Rounding out “draft week” – that got derailed, didn’t it – I’ll discuss the different options that the Sixers will have in the draft. I already mentioned what types of players the Sixers should look for and whether they should trade or not.
I’ve mentioned lately that I am in business school. When making decisions, I tend to lean toward concepts like economic value and opportunity cost and such. That is, I take the best value option. For example (I’ll be saying this a lot in the article), the O.J. Mayo situation in Memphis last year had me at odds with other Sixers fans over whether we should try to trade for him. What I saw was an undervalued asset who could potentially help a 41-win team. Though repetitive, he has talent, averaging 17 points per game in his rookie year. Other fans saw a chemistry problem and a repetitive player with others on the roster. While I take my approach, I don’t follow it empirically, and can understand how he would mess with team chemistry midway through the year.
So this piece will be written from a value-driven perspective. But, as I said before, the ultimate decision should be made by Doug Collins, who may not use this approach, but will certainly be influenced by those who do.
Project vs. Ready-To-Go
The Sixers front-office has a goal of winning 50 games next year. The squad has a ways to go to get to that point talent-wise, and this pick likely will not get the team there by himself. But, with the team hoping to compete relatively soon, a player making an immediate impact will have more value for the team because of its goals compared to a project player. So unless the project (say, Bismack Biyombo, for the sake of example) is deemed so valuable that he cannot be passed up, then picking someone ready-to-go is the way to go, like a Morris twin.
Now vs. Later*
At 16, somewhat deep in the draft, the Sixers have the choice to stash a player away in Europe to develop their games against weaker competition. For example, let’s say Donatas Motiejunas was available. This isn’t totally unrealistic, since some drafts have him falling to the Sixers or even further down. Now, maybe, with a lockout looming, they decide that having a player who can play in Europe will be better than getting a project to develop on their own. So maybe, with the extra time to develop, they decide to go with a player who plays in Europe now and can stay there, like Donatas, instead of a project (say Josh Selby) who is American and needs time to prepare for the NBA game. I don’t know Donatas’ plans, but I imagine that this could happen.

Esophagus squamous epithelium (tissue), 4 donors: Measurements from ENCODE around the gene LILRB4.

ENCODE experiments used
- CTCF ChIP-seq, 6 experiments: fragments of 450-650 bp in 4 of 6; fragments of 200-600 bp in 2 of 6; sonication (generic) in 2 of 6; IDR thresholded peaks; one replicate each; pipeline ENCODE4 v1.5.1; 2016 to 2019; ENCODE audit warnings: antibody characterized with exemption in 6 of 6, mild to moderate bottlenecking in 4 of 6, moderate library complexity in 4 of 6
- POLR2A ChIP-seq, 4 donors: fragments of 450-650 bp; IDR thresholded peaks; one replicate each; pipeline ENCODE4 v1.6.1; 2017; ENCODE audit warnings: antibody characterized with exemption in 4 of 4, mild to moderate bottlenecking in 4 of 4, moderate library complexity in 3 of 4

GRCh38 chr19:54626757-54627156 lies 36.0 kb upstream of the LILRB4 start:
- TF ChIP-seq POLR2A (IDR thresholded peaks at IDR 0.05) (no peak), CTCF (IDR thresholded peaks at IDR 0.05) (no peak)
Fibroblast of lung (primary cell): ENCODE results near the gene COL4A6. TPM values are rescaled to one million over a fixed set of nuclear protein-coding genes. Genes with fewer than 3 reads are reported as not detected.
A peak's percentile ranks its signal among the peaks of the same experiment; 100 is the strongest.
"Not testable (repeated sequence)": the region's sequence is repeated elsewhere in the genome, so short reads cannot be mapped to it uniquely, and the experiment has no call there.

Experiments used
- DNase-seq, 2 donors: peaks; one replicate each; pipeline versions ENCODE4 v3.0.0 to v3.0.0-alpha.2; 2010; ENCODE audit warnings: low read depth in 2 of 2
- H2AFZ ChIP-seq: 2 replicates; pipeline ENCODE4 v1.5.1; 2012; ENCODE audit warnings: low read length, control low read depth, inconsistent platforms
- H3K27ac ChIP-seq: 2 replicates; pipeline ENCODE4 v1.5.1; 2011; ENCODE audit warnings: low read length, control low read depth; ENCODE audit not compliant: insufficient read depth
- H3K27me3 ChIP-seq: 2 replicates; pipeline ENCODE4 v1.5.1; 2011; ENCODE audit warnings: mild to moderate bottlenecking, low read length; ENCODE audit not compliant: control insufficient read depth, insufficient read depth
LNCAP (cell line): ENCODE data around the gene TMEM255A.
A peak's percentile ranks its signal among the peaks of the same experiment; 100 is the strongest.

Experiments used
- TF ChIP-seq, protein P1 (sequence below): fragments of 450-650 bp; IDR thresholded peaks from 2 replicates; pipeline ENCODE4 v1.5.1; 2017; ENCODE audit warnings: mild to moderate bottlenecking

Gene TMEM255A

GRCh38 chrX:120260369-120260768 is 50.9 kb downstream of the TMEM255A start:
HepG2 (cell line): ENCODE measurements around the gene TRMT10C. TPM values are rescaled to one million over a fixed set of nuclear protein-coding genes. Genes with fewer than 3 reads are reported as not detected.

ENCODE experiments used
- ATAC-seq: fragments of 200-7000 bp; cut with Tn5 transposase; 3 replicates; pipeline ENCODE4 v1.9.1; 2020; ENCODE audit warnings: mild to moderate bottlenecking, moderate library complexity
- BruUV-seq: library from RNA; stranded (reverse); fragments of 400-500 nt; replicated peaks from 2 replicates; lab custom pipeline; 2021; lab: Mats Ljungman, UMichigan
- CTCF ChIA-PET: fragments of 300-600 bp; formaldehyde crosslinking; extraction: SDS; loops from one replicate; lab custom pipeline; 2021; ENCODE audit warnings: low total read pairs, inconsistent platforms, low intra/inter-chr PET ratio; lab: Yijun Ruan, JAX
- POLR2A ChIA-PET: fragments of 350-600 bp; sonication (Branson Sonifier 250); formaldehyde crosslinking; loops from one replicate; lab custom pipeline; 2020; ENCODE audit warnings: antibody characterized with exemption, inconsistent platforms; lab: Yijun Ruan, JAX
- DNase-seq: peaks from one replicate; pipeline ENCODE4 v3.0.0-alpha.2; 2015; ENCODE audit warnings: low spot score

*On this topic: I never liked the Now and Later candies. I might have been doing it wrong, but they always killed my teeth. Anyway, back to the topic at hand.
Free Agency vs. Draft
Let’s bring in another example. Let’s say Kenneth Faried is readily available in the draft. He would fill a huge team need as an energy guy/rebounder who can play the 5 off the bench. Granted, we’ll have 2 backup centers, but whatever. Anyway, Faried is a clear option for the Sixers at this point. However, a readily available free agent, former Sixer Reggie Evans, will also be available as a free agent and, given his age and skill set, should be readily available to the Sixers even in the case of a lockout. Do we fill that hole with the pick or the free agent?
There are many more decisions to make, but these provide a blueprint to what the thought process is. Of course, no scouting was involved here. I’m admittedly not qualified enough to offer analysis on all the players. After the team scouts and goes through this decision process, we’ll be able to look back and see how they came to make their selection.
“Draft week” is pretty much over (I’ll have a mock draft collection sheet later today to round everything up). On draft night, I’ll be live updating the blog for every selection. Usually, I would do it on twitter, but I want it on record here, so it will happen. It won’t be Simmons-like – it will just update the draft with each pick, talking about the team’s options at all points.
Topics: 2011 Draft